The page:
Category Archives: Family

Cycling Season 2011 Event Recap

Last year, I wrote about the cycling season and the events a group of friends and I participated in. This year, we got together at the beginning of the year (again) and mapped out the rides we wanted to do. This time around, however, we were happy to have our wives along for the ride. Thus began yet another epic year!

(Click on the links below to see the associated Garmin data if you’re interested in that type of thing.)

  • Elephant Rock (06/05/2011): This was the first big event of the year. I said last year that I wasn’t planning on doing it two years in a row, but it’s a great training goal and a nice “big ride” experience for the girls.

    The group at Elephant Rock

    The girls rode the metric century version of the ride, and we took a nice even pace with them until the course split. After that, we raced to try and catch them at the last aid station. We didn’t quite make it there in time (they had been waiting for about an hour when we showed up), but we had a great, albeit hot, ride in to the finish together.

    Posing at E-Rock

  • Denver Century Ride (06/12/2011): This ride began at Invesco Field (now Sports Authority Stadium) right by my house in downtown Denver. We again rode a century taking it easy until the course split away from the metric option. It was a nice ride, but we had some criticisms.

    Kevin and Leslie climbing Lookout Mountain

    The route was a bit rough with traffic and the jersey and T-shirt weren’t very attractive (I joked that I was even embarrassed to wear it to bed!) However, they took our feedback seriously and showed up this year with a brand new jersey (one that looks pretty darn good) and a completely re-designed route. I’m already registered for the 2012 version and I can’t wait!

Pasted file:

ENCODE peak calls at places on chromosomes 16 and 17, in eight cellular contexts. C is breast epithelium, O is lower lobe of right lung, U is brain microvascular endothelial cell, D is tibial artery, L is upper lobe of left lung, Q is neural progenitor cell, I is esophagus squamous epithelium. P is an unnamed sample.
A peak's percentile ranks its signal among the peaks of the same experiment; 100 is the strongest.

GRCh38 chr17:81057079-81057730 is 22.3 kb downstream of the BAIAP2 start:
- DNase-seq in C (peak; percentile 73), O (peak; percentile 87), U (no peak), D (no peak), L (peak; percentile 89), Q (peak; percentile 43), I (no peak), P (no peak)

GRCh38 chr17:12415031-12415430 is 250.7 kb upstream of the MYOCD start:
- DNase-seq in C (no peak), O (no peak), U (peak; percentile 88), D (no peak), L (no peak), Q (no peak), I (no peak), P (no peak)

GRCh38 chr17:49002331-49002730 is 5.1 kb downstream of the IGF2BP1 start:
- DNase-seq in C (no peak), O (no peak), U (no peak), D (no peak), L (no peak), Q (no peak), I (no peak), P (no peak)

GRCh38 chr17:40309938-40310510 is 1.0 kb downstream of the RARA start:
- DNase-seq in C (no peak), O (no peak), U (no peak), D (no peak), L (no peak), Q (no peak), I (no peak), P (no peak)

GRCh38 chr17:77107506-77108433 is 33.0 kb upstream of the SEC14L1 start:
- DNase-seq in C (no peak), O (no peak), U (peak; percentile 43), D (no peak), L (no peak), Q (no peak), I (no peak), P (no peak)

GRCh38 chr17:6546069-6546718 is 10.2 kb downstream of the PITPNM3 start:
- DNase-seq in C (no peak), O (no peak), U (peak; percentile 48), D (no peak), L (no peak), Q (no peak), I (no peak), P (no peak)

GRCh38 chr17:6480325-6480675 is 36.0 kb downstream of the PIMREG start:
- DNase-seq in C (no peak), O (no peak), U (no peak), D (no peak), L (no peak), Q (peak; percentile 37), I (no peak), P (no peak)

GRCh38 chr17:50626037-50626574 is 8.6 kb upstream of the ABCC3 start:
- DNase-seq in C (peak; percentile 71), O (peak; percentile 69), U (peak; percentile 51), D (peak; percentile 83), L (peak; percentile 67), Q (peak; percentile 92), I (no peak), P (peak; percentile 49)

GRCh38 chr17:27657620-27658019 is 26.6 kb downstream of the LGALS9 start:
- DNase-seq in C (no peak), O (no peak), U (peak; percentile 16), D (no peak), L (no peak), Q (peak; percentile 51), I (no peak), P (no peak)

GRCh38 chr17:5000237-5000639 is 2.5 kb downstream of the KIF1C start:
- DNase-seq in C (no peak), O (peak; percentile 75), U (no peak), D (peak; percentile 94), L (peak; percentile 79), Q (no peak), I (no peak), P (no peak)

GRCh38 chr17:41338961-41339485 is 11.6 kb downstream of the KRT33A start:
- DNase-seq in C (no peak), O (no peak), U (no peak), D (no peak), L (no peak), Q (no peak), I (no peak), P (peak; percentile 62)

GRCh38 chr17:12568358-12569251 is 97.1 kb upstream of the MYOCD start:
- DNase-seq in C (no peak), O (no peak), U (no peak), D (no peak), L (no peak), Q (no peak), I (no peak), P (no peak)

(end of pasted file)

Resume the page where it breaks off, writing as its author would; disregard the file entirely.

• Mount Evans (07/10/2011): This wasn’t an organized ride, but it was likely the most difficult ride I’ve ever done. The final ride was almost 130 miles and well over 12,000ft. of elevation gain. Mt. Evans is the highest paved road in the US; so high, in fact, that my Garmin stopped being accurate up above around 12,000ft. (it shows our max elevation as around 13,000ft. when it was easily a thousand feet more).

    The climb to Mt. Evans beings

    We were hailed on and blown all over the place on the climb up, and one of the guys in our group even snapped his rear derailleur right off his bike! (Luckily, we found a car driving down from the mountain with a bike rack that was gracious enough to drive him back into Denver) When we finally finished the ride, I wasn’t sure exactly what to think or say. It was simultaneously the most physically painful and wonderful thing I’ve tried and I can’t wait to do it again!
  • Copper Triangle (08/06/2011): This was year two of the outstanding Copper Triangle Ride.

    Finishing at Copper

    This time around, both the fellas I typically ride with got to participate (last year it was just two of us) and we all had a great time! Our three families got a cabin right in the middle of the Copper Mountain Village and we all had a blast just enjoying each other’s company and relaxing before and after the ride. I don’t think we’ll do it again next year (three years in a row is pushing it just a bit), but we’ll definitely be back soon.

    The Crew

  • Dear Creek Century (08/21/2011): This event labels itself as the “hardest century ride in the US” Considering how difficult Evans was, I went into this ride thinking I’d be able to skate through it. I was very wrong. My first mistake was riding a fair amount during the week leading up to the event. I put in around 60 miles before even starting the ride. Beyond that, I didn’t hydrate properly and ate very poorly during the week. In short, I didn’t take it seriously at all and it definitely cost me. After about 50 miles, I started feeling sluggish. After the finish, I got pretty sick and got home to see I had dropped about 10 pounds of water weight during the ride. Not good.